“The Marriage of Alice B. Toklas by Gertrude Stein” by Edward Einhorn

May 20th, 2017 § 0 comments

Theatrical productions about GertrudeandAlice, whether play, musical or opera, just keep coming! The newest is The Marriage of Alice B. Toklas by Gertrude Stein by New York writer, Edward Einhorn presented at the HERE multi-arts center in New York City through May 28th. Einhorn also directs the show.

The play is a farcical frolic with members of GertrudeandAlice’s charmed circle – you name them, they’re there: Ernest Hemingway, Pablo Picasso, James Joyce, Ezra Pound, Sylvia Beach, T.S. Eliot, Virgil Thomson, Sherwood Anderson, Carl Van Vechten, Alfred Lord Whitehead, Francis Picabia, Henri Matisse, Thornton Wilder and the Steins, Leo, Michael and Sarah. Then there are nods to the Virgin Mary, Jesus, Moses and Solomon and assorted wives and mistresses – it is a farce after all, with some serious moments.

The happy couple: Alyssa Simon as Alice, Mia Katigbak as Gertrude (Photo Richard Termine)

To make the show even more Chaplinesque with a touch of the Keystone Cops, two actors play all of these roles in ensemble with GertrudeandAlice and perform the whole pre and post wedding mayhem within just under 90 minutes! (The play’s silent-movie style cavorting is most appropriate since Gertrude was a big Charlie Chaplin fan and apparently had quite a chat with him in 1935 at the Beverly Hills dinner party in her honor during her U.S. lecture tour.)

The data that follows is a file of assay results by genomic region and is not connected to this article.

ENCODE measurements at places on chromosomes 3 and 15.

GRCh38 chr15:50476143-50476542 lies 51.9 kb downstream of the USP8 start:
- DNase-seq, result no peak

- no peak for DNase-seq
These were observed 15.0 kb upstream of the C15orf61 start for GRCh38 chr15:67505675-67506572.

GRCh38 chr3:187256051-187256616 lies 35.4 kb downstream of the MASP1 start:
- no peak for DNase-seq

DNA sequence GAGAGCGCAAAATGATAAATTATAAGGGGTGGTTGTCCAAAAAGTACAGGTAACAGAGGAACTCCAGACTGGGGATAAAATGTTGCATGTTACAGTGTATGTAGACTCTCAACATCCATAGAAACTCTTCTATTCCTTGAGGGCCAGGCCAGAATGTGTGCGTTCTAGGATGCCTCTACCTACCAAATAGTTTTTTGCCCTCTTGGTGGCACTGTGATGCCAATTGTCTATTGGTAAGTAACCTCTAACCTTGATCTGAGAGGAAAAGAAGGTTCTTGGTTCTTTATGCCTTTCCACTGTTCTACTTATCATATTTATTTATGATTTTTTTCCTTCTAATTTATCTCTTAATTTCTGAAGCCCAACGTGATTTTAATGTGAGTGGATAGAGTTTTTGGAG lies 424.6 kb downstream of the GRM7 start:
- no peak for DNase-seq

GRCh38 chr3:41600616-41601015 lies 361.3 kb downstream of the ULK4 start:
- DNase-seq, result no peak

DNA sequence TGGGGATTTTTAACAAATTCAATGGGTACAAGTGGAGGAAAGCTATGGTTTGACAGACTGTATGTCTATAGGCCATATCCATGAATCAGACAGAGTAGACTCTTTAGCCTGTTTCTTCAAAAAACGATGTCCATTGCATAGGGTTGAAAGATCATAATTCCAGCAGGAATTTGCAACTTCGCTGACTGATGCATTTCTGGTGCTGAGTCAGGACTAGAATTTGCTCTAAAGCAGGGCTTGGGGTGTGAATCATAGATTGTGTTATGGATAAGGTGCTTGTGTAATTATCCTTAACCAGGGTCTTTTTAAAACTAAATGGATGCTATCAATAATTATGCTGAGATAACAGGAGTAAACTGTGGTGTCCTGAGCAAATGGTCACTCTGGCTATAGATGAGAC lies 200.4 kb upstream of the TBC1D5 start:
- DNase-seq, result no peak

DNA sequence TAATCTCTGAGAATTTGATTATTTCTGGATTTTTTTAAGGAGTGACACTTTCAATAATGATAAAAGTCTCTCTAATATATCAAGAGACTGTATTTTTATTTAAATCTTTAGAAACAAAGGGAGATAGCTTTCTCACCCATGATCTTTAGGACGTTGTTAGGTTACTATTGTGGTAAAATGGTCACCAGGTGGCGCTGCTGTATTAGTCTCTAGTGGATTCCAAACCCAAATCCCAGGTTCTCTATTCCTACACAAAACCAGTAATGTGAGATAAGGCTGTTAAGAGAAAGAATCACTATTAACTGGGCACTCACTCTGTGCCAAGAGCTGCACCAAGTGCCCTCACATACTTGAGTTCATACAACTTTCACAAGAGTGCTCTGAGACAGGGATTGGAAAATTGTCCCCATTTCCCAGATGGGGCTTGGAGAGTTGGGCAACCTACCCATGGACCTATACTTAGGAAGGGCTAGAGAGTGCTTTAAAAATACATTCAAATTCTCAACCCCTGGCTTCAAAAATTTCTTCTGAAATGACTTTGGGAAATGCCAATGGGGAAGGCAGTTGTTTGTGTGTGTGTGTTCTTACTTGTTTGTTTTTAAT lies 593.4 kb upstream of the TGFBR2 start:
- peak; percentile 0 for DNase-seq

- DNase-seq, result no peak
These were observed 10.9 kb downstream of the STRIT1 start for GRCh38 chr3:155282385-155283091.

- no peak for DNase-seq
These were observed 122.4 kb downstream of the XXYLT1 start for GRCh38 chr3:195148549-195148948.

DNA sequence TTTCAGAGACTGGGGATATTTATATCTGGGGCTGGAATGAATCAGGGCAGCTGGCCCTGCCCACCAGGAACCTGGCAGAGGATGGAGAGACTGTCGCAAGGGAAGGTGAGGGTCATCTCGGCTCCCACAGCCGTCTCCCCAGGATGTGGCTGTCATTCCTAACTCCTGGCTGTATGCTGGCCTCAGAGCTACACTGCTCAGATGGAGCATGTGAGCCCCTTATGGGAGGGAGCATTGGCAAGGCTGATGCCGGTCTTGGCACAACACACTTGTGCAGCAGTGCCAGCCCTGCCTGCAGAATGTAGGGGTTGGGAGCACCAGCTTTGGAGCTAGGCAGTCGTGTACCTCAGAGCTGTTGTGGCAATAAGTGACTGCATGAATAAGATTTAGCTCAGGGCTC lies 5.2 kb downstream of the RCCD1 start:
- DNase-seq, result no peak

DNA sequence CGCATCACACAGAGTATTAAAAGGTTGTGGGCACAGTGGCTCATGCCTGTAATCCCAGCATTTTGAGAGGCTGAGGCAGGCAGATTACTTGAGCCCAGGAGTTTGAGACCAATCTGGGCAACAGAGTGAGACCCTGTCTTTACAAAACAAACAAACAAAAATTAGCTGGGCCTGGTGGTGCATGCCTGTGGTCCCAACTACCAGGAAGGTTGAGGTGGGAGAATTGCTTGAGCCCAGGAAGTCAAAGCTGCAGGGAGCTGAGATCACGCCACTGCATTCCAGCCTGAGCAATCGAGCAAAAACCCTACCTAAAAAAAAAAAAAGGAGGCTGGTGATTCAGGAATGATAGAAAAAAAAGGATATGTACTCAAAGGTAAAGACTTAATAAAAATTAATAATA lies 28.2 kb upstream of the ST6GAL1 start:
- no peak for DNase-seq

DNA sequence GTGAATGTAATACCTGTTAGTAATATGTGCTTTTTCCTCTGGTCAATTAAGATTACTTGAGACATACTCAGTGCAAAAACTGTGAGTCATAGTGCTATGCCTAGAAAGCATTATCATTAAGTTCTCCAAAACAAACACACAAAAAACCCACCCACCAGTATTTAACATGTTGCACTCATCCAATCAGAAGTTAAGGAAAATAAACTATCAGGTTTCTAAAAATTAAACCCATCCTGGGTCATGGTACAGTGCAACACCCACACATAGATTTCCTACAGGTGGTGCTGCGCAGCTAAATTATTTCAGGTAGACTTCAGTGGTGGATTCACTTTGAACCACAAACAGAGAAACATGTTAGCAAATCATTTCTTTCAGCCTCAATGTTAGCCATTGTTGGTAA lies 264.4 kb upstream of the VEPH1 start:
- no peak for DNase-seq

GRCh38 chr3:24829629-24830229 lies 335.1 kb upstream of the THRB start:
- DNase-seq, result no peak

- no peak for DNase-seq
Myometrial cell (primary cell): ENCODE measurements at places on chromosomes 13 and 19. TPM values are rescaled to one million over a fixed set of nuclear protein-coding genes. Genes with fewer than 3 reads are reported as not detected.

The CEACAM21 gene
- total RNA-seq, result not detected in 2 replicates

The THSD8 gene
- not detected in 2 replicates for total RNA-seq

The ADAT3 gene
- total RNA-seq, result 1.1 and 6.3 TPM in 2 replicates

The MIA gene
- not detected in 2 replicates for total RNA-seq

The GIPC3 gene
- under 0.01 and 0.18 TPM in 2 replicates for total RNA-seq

In addition to the who’s who of early 20th century Parisiana, the topics covered run the gamut from marriage to money; from genius to greatness; from homosexuality to heaven; from love to lust; from candor to cannabis; from insecurities to “I-ness”.

The marriage ceremony. (Photo Richard Termine)

GertrudeandAlice, played by Mia Katigbak and Alyssa Simon, balance powerful moments with sensitive ones and interchange identities, which reinforces Stein’s and Toklas’s real life symbiotic relationship. The classic, man-spread pose in Picasso’s Stein portrait, provides a effective leitmotif. But while this GertrudeandAlice lead the charge, they are buoyed by Jan Leslie Harding’s and Grant Neale’s cavalcade of greats who invade from every corner of the stage.

A bullfight with Hemingway and Picasso! (Photo Richard Termine)

It reminded me of one of those Vanity Fair magazine illustrations from the 1920’s or 1930s in which famous people of the times are gathered and there is a numbered chart in the corner of the drawing to help you identify the celebrities.

Illustration by Miguel Cavarrubius, 1938

Edward Einhorn’s writing creatively embraces Stein’s verbiage and cadence with his own touches of humor and enough historical references to satisfy the GertrudeandAlice fan, English or art history major, 1920s Francophile, or anyone looking for an enjoyable, thoughtful, theatrical romp.

For those who revel in and like pondering Steinian word play, it’s here. For those who like eaves dropping in the company of “Midnight in Paris” personas, it’s here. And for those who prefer life’s bigger issues presented with light-hearted touches, but still getting the message across, it’s here.  A toast to an imaginative, multi-faceted production.


And some gifts for the happy couple: here are two contemporary “wedding” dresses from the current Rei Kawakubo exhibition at the Metropolitan Museum of Art, home of Picasso’s Stein portrait!

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